The mission had been possible thanks to the gradual improvement of humanitarian access in the Kasaï region. UNHCR called on the authorities to give humanitarian organizations full access to those in need of protection and assistance. It also asked for improved safety and security in the area.

In the area near the border town of Kamako, 9 out of 10 villages had been burnt down in attacks by armed groups or fighting between them and government forces. Local armed groups had systematically destroyed or pillaged health posts, schools and other public buildings. Hundreds of children had been separated from their parents or had witnessed their murders. Elderly, disabled or sick persons were also at serious risk.

The Kasaï crisis had begun over a year ago, spreading from local tensions to a conflict affecting 9 out the 26 provinces of the DRC. Now, large parts of the heartland of the conflict region were under the control of government forces, but the return to peace remained fragile. In other regions, violence was still reported.

Despite the critical situation, some Congolese who had sought refuge in Angola were trying to return to their homes in Kasaï. Since April 2017, some 33,000 refugees fleeing the conflict had been registered in the country’s Lunda Norte Province. But recently, a local UNHCR partner had identified some Congolese who had spontaneously returned from Angola, most of them in August. Many of the returnees had found their homes destroyed and had been forced to live in internal displacement-like conditions.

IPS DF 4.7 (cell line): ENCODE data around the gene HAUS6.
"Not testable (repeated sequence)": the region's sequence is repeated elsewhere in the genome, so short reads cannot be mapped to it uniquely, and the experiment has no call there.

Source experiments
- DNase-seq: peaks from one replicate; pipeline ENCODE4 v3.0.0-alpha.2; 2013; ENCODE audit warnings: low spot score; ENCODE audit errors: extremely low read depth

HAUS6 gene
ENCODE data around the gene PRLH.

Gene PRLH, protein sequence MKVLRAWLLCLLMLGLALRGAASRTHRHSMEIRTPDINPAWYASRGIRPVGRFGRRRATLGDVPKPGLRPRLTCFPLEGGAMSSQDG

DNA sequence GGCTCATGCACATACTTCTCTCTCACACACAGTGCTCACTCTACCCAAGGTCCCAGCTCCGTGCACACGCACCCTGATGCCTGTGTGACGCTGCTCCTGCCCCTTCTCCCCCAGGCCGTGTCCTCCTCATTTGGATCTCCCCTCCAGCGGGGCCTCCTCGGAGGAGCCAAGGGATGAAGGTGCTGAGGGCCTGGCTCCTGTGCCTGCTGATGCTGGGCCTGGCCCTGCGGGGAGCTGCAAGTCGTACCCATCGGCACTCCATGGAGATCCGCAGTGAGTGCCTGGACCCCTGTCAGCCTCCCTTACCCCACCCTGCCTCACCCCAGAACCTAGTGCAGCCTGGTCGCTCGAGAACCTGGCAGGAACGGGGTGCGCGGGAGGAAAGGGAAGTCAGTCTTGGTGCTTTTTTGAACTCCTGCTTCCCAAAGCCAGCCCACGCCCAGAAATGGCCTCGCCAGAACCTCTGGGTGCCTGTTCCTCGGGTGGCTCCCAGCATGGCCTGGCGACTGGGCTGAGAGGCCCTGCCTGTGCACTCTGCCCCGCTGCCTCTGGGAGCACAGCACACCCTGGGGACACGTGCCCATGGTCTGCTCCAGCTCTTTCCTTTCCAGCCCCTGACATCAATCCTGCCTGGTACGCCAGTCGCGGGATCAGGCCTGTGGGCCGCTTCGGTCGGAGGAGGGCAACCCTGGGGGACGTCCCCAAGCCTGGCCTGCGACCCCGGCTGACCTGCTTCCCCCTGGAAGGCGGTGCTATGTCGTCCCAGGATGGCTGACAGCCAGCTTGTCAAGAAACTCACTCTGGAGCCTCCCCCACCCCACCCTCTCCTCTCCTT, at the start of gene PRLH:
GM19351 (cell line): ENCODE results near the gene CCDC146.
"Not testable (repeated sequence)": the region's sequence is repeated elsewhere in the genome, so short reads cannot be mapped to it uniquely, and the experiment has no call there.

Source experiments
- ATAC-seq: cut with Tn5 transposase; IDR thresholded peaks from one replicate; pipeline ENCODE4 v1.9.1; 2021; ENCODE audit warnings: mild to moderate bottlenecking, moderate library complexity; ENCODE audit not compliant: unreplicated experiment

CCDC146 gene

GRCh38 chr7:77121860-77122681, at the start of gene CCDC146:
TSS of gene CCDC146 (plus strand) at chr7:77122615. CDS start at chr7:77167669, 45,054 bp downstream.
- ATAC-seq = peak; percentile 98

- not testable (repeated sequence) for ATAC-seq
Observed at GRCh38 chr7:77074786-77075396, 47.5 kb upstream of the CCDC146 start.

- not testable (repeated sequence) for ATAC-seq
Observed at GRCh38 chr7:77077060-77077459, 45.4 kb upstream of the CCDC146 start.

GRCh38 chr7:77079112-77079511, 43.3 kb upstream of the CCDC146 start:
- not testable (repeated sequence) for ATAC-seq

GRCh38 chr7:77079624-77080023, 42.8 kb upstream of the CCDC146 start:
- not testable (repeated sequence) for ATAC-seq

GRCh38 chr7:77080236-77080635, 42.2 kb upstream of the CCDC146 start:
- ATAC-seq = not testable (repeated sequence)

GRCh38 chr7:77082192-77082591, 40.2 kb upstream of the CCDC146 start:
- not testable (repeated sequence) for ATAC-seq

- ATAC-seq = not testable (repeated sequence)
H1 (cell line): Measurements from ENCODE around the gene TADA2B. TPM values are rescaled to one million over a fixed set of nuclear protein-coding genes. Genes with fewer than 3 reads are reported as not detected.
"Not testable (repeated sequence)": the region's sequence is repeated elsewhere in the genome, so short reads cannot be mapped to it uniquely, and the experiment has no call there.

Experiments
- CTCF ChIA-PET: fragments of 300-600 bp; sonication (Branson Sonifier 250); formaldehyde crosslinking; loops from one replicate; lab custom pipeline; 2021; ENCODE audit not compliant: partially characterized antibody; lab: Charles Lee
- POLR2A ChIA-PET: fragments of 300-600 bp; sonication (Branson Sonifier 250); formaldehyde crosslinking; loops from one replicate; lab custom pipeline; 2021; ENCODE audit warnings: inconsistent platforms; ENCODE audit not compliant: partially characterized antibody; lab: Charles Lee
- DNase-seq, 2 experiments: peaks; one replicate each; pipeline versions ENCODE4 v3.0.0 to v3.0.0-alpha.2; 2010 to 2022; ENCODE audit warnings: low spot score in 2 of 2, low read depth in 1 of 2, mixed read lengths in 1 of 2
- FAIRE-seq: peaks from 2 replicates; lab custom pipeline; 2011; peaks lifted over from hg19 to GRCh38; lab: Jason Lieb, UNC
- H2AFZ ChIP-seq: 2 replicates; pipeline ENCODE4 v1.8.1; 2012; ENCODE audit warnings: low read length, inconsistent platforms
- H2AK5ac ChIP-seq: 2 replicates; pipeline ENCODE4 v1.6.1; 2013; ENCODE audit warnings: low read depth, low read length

UNHCR was deploying staff and opening three offices in the Kasaï region. However, it lacked resources for the much-needed large-scale response. Of the USD 102.5 million required, so far only 17 per cent had been received.